Sunday, November 12, 2006

Science Sunday: Wrap-up of recent advancements in science from EurekAlert!

Selecting life: Scientists find new way to search for origin of life:

Over the last half century, researchers have found that mineral surfaces may have played critical roles activating molecules that would become essential ingredients to life. Identifying which biomolecule/ mineral surface pairs, however, has stumped scientists for years because of countless possible combinations. Now a team of researchers, led by Robert Hazen of the Carnegie Institution's Geophysical Laboratory, has developed new protocols and procedures for adapting DNA microarray technology to rapidly identify promising molecule/mineral pairs.

Early Earth haze may have spurred life, says University of Colorado study:

Hazy skies on early Earth could have provided a substantial source of organic material useful for emerging life on the planet, according to a new study led by the University of Colorado at Boulder.

Nature's process for nitrogen fixation caught in action:

A research team from Utah State University, Virginia Tech and Northwestern University asked whether the biological process for nitrogen fixation, carried out by microbes that contain the enzyme nitrogenase, follows the same pathway as recently reported chemical methods. Their research method resulted in the ability to witness steps in the biological process that enables some microorganisms to convert atmospheric nitrogen to nutrients.

Quantized heat conduction by photons observed:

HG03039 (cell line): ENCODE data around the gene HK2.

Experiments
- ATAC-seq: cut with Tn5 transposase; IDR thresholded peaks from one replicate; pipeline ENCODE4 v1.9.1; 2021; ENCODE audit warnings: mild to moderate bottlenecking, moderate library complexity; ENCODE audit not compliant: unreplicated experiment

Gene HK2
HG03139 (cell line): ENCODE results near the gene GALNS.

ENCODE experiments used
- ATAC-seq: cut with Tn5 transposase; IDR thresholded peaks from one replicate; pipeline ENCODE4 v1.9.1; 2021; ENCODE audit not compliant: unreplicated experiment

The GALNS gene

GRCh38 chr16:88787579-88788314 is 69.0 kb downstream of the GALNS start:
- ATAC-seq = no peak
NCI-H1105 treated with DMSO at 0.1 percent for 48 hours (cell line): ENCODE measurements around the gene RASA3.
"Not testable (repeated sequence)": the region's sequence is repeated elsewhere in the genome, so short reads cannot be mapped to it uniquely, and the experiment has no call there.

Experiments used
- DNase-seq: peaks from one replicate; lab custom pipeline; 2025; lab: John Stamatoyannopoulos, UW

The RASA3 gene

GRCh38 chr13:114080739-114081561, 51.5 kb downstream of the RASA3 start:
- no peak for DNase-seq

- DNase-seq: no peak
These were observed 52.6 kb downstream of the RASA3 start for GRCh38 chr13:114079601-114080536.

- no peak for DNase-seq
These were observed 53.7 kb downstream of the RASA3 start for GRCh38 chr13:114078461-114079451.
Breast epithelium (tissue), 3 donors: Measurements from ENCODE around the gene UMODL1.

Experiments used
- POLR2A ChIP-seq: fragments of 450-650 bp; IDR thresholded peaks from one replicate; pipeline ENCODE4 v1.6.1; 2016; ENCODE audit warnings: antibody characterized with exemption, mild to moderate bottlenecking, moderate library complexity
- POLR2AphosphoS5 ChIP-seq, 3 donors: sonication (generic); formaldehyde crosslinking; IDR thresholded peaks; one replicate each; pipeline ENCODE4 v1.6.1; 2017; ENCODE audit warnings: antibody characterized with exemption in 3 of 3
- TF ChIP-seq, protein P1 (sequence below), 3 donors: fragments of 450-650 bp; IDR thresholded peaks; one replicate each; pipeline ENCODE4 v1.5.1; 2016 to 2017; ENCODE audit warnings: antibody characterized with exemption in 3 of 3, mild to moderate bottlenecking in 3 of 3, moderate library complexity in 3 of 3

In a recent experiment, to be published in Nature on Nov. 9, Dr. Matthias Meschke and professor Jukka Pekola, together with Dr. Wiebke Guichard, a coworker from French CNRS, investigated heat exchange between two small pieces of normal metal, connected to each other only via superconducting leads. The results demonstrate that at very low temperatures heat is transferred by electromagnetic radiation.

'Air shower' set to cut water use by 30 percent:

As Australians become increasingly alert to the importance of using water wisely in the home, CSIRO researchers have found a way to use a third less water when you shower -- by adding air.

How the brain weaves a memory:

Memories of events comprise many components -- including sights, sounds, smells and tastes. Somehow the many features of an episodic memory are woven together into a coherent whole, and researchers have had little understanding of how this binding takes place as the memories are processed by the brain's memory center, the hippocampus. A central question has been whether the hippocampus receives an "episodic packet," or a collection of perceptual strands that it must integrate into a memory.

Evidence that subliminal is not so 'sub':

The popular notion of subliminal information is that it streams into an unguarded mind, unchecked and unprocessed. However, neurobiologists' experiments are now revealing that the brain does consciously process subliminal information and that such processing influences how that subliminal information is perceived.

Breaking the nanometer barrier in X-ray microscopy:

Argonne National Laboratory scientists in collaboration with Xradia have created a new X-ray microscope technique capable of observing molecular-scale features, measuring less than a nanometer in height. Combining x-ray reflection together with high resolution x-ray microscopy, scientists can now study interactions at the nanometer-scale which often can exhibit different properties. Improving our understanding of interactions at the nanoscale holds promise to help us cure the sick, protect our environment and make us more secure.

With BYU partner, FSU's Magnet Lab researchers deciphering flu virus:

As the Northern Hemisphere braces for another flu season, researchers at Florida State University's National High Magnetic Field Laboratory in Tallahassee, Florida are making strides toward better understanding the mechanics of the virus that causes it -- a virus that kills between one-quarter and one-half million people each year.